Canine Diabetes

‘Diabetes Awareness Week’

Diabetes is a condition that not only humans can suffer with, but animals too. Unfortunately, Canine Diabetes is an incurable disease which is caused when the body stops making insulin. However, it is common and is manageable with many dogs leading healthy and happy lives.

Symptoms of Canine Diabetes are:

  • Increased thirst
  • Frequent urination
  • Weight loss
  • Fatigue
  • Vomiting
  • Increased appetite

Like in humans, if undetected, Diabetes can cause further health problems to dogs if it is left untreated. Some of these symptoms are:

  • Cataracts
  • Enlarged liver
  • Urinary tract infections
  • Seizures
  • Kidney failure
  • Ketoacidosis

Dogs can be diagnosed with diabetes from as young as 18 months old, although the most common age is between 7 and 10. Un-spayed female dogs are twice as likely as males to have diabetes resulting in 70% of dogs with diabetes being female. Chronic or repeated pancreatitis, obesity and steroid medications are all things that can put a dog at risk of developing diabetes.

There are a few ways to manage diabetes, these are:

  • Diet: Good-quality protein as well as fibre and complex carbohydrates is the recommended diet for dogs with Diabetes. A relatively low fat content is also high recommended by vet.
  • Exercise: To help balance glucose levels, it is important that diabetic dogs maintain a moderate but consistent exercise routine. Not only does this help with sugar levels but also helps make sure your dog is staying as fit and healthy as possible.
  • Medication: Most Diabetic dogs will require daily injections that the owner can administer. This can be easily made as part of the dog’s daily routine and will not be traumatic for them at all.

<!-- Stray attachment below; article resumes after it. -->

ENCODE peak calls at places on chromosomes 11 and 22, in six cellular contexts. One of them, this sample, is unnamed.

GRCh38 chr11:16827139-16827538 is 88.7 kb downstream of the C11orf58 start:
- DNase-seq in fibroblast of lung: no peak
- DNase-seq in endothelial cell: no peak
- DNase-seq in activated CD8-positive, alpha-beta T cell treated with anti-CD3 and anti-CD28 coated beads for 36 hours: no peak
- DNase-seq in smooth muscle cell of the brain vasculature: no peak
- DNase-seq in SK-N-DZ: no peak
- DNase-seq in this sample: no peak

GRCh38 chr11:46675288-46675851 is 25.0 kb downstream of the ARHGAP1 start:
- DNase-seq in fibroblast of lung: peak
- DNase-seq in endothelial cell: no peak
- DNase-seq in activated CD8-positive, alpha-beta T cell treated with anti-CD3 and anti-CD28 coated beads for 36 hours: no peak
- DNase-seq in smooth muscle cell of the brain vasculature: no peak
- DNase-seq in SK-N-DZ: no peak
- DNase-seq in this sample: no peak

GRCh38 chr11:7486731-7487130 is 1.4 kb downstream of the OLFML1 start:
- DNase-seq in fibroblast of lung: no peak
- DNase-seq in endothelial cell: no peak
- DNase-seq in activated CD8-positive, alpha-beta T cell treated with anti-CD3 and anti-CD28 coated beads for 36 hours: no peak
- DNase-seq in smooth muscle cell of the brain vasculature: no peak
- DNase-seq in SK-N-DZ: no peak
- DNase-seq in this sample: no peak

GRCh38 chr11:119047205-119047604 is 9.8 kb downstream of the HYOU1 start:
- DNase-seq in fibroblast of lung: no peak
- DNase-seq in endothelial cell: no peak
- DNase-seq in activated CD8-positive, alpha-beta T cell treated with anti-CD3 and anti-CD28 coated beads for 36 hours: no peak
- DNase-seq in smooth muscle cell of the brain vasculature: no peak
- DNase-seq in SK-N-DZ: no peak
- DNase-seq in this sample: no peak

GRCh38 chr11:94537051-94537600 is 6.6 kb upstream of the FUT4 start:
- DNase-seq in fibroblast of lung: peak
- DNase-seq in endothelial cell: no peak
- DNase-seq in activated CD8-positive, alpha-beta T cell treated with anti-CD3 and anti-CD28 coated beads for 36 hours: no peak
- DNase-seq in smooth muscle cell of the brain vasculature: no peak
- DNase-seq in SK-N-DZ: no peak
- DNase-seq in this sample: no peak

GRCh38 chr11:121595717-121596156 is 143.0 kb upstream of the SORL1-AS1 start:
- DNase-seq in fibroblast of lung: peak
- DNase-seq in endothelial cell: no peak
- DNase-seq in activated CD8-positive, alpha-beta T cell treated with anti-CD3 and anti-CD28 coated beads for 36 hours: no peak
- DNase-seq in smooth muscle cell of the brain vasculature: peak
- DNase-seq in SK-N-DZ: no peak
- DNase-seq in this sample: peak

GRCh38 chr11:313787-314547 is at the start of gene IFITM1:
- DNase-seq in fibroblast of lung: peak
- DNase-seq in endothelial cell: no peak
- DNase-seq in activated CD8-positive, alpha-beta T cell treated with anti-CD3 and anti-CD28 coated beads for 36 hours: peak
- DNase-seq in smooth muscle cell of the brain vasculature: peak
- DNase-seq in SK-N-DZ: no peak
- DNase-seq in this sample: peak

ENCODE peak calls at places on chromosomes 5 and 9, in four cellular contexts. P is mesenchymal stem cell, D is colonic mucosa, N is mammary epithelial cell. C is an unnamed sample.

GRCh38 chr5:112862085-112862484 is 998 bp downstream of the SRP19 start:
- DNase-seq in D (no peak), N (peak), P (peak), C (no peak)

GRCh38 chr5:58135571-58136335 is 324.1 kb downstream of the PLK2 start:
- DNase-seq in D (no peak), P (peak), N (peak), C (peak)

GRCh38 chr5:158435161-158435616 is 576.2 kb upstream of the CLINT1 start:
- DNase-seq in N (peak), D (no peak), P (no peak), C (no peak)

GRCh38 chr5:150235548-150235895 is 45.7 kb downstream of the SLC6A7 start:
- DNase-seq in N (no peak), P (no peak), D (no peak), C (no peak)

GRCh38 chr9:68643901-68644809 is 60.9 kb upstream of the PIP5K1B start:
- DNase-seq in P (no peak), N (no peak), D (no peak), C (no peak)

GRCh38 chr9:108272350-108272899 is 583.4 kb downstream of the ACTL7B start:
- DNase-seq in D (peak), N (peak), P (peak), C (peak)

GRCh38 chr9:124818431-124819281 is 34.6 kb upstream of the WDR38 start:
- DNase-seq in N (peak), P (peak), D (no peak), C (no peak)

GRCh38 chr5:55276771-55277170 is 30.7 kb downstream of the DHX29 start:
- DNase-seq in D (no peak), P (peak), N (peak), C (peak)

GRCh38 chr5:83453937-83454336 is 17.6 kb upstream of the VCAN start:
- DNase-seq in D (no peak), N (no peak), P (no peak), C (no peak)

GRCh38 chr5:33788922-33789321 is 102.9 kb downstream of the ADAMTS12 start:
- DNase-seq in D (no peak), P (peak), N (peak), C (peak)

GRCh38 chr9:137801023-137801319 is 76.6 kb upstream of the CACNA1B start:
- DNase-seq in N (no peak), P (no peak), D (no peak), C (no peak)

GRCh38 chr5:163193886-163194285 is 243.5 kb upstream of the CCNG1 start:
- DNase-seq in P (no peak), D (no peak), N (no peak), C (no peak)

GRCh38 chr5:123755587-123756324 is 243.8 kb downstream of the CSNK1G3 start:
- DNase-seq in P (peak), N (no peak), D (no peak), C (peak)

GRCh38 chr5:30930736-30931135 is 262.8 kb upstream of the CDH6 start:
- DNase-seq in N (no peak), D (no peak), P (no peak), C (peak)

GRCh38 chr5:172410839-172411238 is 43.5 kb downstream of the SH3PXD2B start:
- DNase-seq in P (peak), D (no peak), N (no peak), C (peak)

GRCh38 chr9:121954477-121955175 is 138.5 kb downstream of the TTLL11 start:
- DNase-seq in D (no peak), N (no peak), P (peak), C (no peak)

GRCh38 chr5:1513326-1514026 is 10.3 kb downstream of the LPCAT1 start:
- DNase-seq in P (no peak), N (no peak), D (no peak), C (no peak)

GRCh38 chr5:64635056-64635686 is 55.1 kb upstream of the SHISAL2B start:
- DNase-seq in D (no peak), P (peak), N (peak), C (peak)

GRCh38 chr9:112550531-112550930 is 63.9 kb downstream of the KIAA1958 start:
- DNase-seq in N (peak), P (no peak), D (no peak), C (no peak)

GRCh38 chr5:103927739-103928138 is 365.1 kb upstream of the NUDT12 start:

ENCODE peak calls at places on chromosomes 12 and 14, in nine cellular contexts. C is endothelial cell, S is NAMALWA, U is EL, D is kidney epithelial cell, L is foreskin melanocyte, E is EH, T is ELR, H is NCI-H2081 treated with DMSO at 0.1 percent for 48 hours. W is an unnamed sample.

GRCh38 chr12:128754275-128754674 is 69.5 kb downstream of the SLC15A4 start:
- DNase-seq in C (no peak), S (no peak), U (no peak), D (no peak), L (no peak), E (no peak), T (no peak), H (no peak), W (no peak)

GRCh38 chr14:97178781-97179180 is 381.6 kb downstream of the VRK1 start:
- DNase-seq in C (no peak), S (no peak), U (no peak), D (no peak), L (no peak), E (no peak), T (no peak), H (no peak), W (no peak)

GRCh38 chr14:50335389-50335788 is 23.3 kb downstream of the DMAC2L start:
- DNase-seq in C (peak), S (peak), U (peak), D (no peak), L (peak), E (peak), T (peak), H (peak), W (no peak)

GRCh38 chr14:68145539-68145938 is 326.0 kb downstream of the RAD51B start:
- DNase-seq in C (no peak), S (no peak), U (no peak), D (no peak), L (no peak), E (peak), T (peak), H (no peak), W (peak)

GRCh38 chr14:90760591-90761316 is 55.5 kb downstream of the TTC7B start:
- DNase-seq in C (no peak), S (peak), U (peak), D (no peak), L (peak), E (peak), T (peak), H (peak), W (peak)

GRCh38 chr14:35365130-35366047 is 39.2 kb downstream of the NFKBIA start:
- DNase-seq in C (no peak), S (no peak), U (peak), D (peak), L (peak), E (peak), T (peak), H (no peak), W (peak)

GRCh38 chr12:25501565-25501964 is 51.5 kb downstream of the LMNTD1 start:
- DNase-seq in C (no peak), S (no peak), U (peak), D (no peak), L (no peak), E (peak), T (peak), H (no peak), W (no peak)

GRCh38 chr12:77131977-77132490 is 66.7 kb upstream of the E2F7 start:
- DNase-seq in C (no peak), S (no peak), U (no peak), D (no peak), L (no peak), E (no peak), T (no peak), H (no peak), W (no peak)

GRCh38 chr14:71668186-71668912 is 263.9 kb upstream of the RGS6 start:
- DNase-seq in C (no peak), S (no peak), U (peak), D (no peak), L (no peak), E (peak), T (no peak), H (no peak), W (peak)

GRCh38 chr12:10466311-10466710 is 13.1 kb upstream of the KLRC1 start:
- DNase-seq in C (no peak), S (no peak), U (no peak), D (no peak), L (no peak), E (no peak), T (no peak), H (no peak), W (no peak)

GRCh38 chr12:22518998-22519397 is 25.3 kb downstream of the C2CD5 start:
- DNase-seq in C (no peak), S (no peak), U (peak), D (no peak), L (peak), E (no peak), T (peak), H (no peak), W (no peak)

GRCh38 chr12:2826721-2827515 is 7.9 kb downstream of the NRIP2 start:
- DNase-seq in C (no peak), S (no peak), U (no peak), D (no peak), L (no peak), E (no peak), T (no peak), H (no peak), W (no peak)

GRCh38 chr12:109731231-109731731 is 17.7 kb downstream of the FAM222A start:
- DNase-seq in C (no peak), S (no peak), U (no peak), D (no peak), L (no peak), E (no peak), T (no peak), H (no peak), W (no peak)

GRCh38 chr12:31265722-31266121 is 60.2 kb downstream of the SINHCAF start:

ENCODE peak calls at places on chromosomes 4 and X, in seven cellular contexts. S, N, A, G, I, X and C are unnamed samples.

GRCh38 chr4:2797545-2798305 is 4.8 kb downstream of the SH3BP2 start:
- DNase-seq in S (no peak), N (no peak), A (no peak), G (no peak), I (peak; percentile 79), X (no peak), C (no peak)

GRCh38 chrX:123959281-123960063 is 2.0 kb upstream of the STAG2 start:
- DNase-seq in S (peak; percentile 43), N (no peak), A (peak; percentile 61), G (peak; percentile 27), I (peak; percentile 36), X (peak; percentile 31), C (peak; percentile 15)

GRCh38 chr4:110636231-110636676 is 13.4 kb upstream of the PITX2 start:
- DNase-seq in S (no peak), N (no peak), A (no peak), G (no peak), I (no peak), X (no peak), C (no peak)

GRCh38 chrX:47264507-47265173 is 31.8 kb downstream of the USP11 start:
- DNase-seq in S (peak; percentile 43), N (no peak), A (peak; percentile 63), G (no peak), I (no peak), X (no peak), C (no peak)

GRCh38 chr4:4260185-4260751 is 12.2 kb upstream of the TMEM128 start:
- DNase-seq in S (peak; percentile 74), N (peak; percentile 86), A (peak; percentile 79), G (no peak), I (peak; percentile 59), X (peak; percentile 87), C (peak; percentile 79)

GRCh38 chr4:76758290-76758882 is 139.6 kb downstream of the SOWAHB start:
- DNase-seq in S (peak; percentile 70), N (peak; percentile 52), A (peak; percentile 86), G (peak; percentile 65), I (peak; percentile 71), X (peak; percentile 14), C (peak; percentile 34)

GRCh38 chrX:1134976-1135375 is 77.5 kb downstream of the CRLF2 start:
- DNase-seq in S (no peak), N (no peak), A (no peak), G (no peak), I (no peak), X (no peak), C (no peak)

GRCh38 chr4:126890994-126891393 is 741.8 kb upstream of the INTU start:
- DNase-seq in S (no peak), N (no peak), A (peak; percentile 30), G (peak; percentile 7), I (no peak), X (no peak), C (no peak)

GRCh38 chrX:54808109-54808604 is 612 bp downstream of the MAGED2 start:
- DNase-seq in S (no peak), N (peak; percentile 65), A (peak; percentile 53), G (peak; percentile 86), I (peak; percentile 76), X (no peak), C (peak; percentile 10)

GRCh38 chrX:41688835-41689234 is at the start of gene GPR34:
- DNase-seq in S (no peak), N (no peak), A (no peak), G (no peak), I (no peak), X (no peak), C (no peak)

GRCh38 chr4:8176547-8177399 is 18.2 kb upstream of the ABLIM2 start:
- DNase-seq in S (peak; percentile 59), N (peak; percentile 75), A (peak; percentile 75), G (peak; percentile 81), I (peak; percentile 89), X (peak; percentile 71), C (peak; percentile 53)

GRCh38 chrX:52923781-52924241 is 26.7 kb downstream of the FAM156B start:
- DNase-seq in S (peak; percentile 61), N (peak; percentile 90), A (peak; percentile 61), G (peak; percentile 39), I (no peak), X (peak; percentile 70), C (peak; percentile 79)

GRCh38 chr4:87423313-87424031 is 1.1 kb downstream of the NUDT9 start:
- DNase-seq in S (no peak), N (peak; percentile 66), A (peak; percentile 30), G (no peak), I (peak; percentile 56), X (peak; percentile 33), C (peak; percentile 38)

The dog’s blood sugar levels, amounts of medications and general health can be monitored every day by the owner to make sure that they are receiving the right care.

Here are some tips and tricks to help you and your dog through Diabetes:

  • Avoid overfeeding: Diabetes is best managed through portion control
  • Meal times: Minimise the likelihood of drops in glucose levels with feeding at the same time each day
  • Keep alert: Putting a bell to the dog’s collar will help you keep alert to where they are, especially if they are is prone to seizures
  • Clean teeth: Just like in humans, Diabetes can have bad effects on teeth. Make sure to keep them clean
  • Record everything: Make notes of meal times, glucose levels and exercise times throughout the day
  • Clue up: Educating yourself fully on Canine Diabetes will help manage the daily tasks of caring for a dog with diabetes

Canine Diabetes